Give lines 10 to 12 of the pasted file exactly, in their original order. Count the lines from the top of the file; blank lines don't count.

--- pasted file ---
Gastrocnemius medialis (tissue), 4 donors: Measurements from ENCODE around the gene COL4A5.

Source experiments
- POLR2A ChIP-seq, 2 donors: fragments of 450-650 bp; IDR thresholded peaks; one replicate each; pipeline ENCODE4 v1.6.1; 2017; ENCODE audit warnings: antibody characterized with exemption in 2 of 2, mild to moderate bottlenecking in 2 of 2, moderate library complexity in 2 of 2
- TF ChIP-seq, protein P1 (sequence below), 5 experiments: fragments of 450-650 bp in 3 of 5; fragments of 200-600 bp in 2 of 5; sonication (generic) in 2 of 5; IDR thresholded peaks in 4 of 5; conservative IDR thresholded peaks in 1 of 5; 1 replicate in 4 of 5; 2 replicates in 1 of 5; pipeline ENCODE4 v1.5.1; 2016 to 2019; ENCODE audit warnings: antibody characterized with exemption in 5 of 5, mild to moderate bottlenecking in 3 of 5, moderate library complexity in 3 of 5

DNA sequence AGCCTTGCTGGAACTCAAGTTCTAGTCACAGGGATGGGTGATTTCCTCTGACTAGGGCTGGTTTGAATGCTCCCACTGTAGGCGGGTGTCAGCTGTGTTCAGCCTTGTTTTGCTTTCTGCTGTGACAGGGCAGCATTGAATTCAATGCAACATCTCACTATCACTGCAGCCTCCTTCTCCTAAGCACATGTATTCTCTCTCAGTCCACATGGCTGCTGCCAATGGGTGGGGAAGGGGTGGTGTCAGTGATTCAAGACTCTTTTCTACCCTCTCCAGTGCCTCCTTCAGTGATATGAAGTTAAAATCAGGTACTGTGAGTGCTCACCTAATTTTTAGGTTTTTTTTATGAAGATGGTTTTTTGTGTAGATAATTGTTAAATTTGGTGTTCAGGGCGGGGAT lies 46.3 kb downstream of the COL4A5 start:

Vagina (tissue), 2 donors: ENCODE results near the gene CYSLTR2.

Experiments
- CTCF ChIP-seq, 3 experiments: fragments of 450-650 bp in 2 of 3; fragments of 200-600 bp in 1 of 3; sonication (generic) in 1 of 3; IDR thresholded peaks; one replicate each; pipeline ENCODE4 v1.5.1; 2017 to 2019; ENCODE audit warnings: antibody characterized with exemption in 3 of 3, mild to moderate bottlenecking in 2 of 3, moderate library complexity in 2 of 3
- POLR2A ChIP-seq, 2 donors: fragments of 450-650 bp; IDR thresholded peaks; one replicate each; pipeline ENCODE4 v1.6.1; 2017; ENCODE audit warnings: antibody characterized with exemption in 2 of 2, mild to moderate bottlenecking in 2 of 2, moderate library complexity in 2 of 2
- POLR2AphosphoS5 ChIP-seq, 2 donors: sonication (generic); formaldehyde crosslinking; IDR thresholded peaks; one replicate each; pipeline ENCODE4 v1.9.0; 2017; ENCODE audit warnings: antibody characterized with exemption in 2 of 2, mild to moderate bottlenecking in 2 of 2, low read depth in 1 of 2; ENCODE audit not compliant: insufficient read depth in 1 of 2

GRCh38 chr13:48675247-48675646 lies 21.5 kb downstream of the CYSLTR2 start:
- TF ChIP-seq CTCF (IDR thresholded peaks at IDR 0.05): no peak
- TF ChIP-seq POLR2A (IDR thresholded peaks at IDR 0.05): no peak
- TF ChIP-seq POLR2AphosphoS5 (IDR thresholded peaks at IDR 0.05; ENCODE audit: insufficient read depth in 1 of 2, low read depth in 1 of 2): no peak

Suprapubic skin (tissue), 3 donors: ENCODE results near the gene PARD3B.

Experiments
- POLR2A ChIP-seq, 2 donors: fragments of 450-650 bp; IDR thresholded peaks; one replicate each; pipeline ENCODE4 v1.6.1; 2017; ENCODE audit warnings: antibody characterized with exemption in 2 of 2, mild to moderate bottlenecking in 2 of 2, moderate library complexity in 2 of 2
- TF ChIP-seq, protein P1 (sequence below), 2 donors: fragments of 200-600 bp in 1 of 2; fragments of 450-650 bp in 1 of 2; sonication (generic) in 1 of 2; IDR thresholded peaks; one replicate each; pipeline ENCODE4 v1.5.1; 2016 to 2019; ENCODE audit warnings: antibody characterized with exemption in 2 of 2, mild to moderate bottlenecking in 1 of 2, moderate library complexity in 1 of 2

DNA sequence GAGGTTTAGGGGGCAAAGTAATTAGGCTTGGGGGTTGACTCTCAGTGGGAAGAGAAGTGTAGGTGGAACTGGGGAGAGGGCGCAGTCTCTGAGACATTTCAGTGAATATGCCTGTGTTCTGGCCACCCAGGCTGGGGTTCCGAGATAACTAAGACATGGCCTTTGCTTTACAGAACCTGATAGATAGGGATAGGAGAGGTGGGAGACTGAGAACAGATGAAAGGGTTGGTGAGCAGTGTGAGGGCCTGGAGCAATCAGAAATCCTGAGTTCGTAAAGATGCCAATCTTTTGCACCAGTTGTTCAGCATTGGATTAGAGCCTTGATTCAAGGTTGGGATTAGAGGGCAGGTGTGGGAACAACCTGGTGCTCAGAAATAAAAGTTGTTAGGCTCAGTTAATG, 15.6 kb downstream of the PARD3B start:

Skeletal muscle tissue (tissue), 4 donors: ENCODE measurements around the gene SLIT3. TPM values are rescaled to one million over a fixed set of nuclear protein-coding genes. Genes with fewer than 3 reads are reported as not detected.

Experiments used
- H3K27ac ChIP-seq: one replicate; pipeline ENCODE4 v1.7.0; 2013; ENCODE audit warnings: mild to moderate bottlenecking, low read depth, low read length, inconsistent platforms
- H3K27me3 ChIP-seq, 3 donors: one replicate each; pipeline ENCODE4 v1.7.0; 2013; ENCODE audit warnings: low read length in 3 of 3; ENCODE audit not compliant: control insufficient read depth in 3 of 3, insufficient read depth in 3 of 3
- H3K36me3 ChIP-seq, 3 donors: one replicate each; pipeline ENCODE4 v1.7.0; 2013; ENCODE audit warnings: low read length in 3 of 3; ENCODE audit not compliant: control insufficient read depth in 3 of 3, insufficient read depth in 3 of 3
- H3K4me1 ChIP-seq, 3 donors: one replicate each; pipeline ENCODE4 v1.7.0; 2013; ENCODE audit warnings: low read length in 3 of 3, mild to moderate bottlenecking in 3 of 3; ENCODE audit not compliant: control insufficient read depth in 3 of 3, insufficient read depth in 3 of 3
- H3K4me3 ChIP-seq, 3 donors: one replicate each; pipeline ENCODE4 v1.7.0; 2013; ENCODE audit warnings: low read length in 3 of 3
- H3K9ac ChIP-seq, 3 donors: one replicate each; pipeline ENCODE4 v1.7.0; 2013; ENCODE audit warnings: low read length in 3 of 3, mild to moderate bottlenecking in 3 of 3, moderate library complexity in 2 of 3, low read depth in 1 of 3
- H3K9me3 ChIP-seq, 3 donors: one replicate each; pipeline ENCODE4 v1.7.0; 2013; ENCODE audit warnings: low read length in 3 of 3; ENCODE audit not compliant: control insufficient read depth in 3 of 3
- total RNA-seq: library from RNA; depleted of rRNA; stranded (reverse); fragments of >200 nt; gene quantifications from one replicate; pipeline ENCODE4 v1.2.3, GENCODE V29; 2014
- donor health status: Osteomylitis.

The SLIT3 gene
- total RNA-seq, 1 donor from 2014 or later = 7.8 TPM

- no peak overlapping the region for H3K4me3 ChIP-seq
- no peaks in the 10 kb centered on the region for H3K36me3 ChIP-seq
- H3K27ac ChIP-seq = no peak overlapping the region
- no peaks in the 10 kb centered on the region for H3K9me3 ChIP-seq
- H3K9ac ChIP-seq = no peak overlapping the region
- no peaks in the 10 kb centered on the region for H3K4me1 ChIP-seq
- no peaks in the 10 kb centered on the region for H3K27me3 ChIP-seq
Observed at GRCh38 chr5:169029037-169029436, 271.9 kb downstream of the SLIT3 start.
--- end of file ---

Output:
- POLR2AphosphoS5 ChIP-seq, 2 donors: sonication (generic); formaldehyde crosslinking; IDR thresholded peaks; one replicate each; pipeline ENCODE4 v1.9.0; 2017; ENCODE audit warnings: antibody characterized with exemption in 2 of 2, mild to moderate bottlenecking in 2 of 2, low read depth in 1 of 2; ENCODE audit not compliant: insufficient read depth in 1 of 2

GRCh38 chr13:48675247-48675646 lies 21.5 kb downstream of the CYSLTR2 start:
- TF ChIP-seq CTCF (IDR thresholded peaks at IDR 0.05): no peak